Colgate Couture: Savage Beauty

Lucy Baird

The numbers are astounding. More than 661,000 people visited the McQueen exhibit at the Metropolitan Museum of Art between May 4 and August 7 of this year, making Savage Beauty the eighth most popular exhibit in museum history and the most popular ever for the Costume Institute. People from all over the world flocked to New York City to catch a glimpse of the late designer’s collections – many bought museum memberships just to be able to skip the line. This summer, when I arrived midmorning on a Thursday and learned that there was already over a two hour long wait, I approached a museum attendant and asked if there was any time during the week when there might be less of a line. She smiled at me as though she had heard the question a million times before and emphatically shook her head. “No,” she said, “unless you want to line up at 6:30 in the morning.” So I proceeded to get in the line for the actual line, and after snaking around the museum corridors for the majority of the morning, I finally found myself at the entrance of the exhibit. Inside its hushed rooms, I was overcome by both the beauty and absurdity of the outfits that adorned the stark mannequins. Just who was this man whose clothing stirs millions of imaginations? What can our fascination with his work tell us about his larger cultural impact and the role of fashion in today’s society? 

He was born Lee Alexander McQueen on March 17, 1969 to a taxi driving father and a social science teaching mother in London, England. The youngest of six, McQueen displayed an early interest in clothing design when he began sewing dresses for his older sisters as a young boy. His career began in 1984 with a series of apprenticeships with the famed Savile Row tailors. It was during his time there that he became a master couturier and developed a keen understanding of garment making. However, it was not until some years later when he attended Central Saint Martins that he formally began to study fashion design. There, McQueen’s work was quickly noticed by the fashion world, and his clothing became well known for both its impeccable construction and shock value (his graduating collection was based off Jack the Ripper). 

He once stated in an interview that, “You’ve got to know the rules to break them. That’s what I’m here for, to demolish the rules but to keep the tradition.” He became chief designer at Givenchy from 1996 to 2001, at which point he left to start his own label, Alexander McQueen. His achievements in fashion are vast; he won four British Designer of the Year awards (1996, 1997, 2001 and 2003) and the CDFA International Designer of the Year Award in 2003.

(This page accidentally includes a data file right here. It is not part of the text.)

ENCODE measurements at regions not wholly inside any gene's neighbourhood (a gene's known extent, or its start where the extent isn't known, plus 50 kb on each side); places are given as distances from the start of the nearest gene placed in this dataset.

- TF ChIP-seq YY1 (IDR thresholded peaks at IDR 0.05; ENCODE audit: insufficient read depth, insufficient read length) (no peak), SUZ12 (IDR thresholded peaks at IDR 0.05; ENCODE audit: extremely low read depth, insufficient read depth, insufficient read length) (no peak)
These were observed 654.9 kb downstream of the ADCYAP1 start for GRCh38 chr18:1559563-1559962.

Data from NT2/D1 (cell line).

Fashion was the artistic medium through which McQueen not only expressed his profound feelings about mortality, the human condition and nature, but dared us to do the same. Thomas P. Campbell, Director of the Metropolitan Museum of Art, perfectly encapsulated McQueen’s work in his foreword to Alexander McQueen: Savage Beauty when he states, “mythic images of chivalry, brutality, and romance, ideals of heroic women, beauty in the unconventional – these ideas infused McQueen’s designs with an unparalleled emotional depth and challenged us to embrace new ideas about gender, history and nature.” His designs were the physical manifestations of a romantic genius. 

In an almost tragically fitting ending for a man whose own sense of personal fragility pervaded his work, McQueen took his own life on February 11, 2010, a week after the death of his beloved mother, Joyce. Fashion lost one its most talented and influential contributors. 

Alexander McQueen’s legacy lives on. Sarah Burton was named chief creative officer of the brand in May 2010. Her appointment was a natural choice – Burton had served as McQueen’s trusted assistant and confidante for over fifteen years. The first posthumous collections were received well by critics, and when Kate Middleton walked down the aisle in the label this past April in this century’s most iconic dress, it had all the markings of a McQueen masterpiece: the fit was perfect, the detailing was exquisite and its delicate contours were undoubtedly feminine. The Duchess of Cambridge continues to step out in the label during the majority of her public appearances. Although cut far too short, McQueen’s life and career promise to leave a legacy in the world of fashion. 

Contact Lucy Baird at [email protected]